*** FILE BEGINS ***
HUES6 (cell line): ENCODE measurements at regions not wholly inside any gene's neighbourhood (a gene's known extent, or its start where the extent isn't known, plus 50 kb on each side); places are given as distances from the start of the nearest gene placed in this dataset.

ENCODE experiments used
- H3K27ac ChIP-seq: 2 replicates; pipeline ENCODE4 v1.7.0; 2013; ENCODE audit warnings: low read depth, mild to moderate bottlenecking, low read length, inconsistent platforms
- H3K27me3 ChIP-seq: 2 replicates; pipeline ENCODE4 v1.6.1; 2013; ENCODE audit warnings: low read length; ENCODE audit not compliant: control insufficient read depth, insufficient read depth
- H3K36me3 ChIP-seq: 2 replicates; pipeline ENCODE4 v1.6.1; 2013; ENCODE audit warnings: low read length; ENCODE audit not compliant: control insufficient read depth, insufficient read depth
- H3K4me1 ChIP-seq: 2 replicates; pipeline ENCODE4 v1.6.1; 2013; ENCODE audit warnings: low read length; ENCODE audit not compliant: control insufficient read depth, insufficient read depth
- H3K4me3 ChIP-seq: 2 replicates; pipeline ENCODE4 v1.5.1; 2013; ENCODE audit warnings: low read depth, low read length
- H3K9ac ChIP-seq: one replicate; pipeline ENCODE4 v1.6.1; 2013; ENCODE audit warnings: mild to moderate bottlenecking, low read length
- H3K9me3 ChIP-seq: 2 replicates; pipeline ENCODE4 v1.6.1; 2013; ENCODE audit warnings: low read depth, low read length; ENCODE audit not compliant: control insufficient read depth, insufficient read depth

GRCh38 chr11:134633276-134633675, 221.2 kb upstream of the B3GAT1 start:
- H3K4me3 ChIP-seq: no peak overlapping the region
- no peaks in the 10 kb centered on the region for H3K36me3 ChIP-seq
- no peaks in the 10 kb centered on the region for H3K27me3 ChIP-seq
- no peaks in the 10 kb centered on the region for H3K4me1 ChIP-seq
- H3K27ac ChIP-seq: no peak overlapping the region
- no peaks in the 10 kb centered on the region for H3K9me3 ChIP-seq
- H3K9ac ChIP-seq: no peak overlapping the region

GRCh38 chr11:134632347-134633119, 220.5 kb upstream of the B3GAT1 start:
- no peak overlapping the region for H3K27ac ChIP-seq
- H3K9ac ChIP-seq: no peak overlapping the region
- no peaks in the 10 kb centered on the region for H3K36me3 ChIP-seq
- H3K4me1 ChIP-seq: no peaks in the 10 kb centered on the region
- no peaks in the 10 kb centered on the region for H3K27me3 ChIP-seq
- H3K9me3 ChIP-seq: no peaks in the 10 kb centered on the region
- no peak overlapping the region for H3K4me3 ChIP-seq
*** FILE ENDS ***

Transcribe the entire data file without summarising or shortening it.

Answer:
HUES6 (cell line): ENCODE measurements at regions not wholly inside any gene's neighbourhood (a gene's known extent, or its start where the extent isn't known, plus 50 kb on each side); places are given as distances from the start of the nearest gene placed in this dataset.

ENCODE experiments used
- H3K27ac ChIP-seq: 2 replicates; pipeline ENCODE4 v1.7.0; 2013; ENCODE audit warnings: low read depth, mild to moderate bottlenecking, low read length, inconsistent platforms
- H3K27me3 ChIP-seq: 2 replicates; pipeline ENCODE4 v1.6.1; 2013; ENCODE audit warnings: low read length; ENCODE audit not compliant: control insufficient read depth, insufficient read depth
- H3K36me3 ChIP-seq: 2 replicates; pipeline ENCODE4 v1.6.1; 2013; ENCODE audit warnings: low read length; ENCODE audit not compliant: control insufficient read depth, insufficient read depth
- H3K4me1 ChIP-seq: 2 replicates; pipeline ENCODE4 v1.6.1; 2013; ENCODE audit warnings: low read length; ENCODE audit not compliant: control insufficient read depth, insufficient read depth
- H3K4me3 ChIP-seq: 2 replicates; pipeline ENCODE4 v1.5.1; 2013; ENCODE audit warnings: low read depth, low read length
- H3K9ac ChIP-seq: one replicate; pipeline ENCODE4 v1.6.1; 2013; ENCODE audit warnings: mild to moderate bottlenecking, low read length
- H3K9me3 ChIP-seq: 2 replicates; pipeline ENCODE4 v1.6.1; 2013; ENCODE audit warnings: low read depth, low read length; ENCODE audit not compliant: control insufficient read depth, insufficient read depth

GRCh38 chr11:134633276-134633675, 221.2 kb upstream of the B3GAT1 start:
- H3K4me3 ChIP-seq: no peak overlapping the region
- no peaks in the 10 kb centered on the region for H3K36me3 ChIP-seq
- no peaks in the 10 kb centered on the region for H3K27me3 ChIP-seq
- no peaks in the 10 kb centered on the region for H3K4me1 ChIP-seq
- H3K27ac ChIP-seq: no peak overlapping the region
- no peaks in the 10 kb centered on the region for H3K9me3 ChIP-seq
- H3K9ac ChIP-seq: no peak overlapping the region

GRCh38 chr11:134632347-134633119, 220.5 kb upstream of the B3GAT1 start:
- no peak overlapping the region for H3K27ac ChIP-seq
- H3K9ac ChIP-seq: no peak overlapping the region
- no peaks in the 10 kb centered on the region for H3K36me3 ChIP-seq
- H3K4me1 ChIP-seq: no peaks in the 10 kb centered on the region
- no peaks in the 10 kb centered on the region for H3K27me3 ChIP-seq
- H3K9me3 ChIP-seq: no peaks in the 10 kb centered on the region
- no peak overlapping the region for H3K4me3 ChIP-seq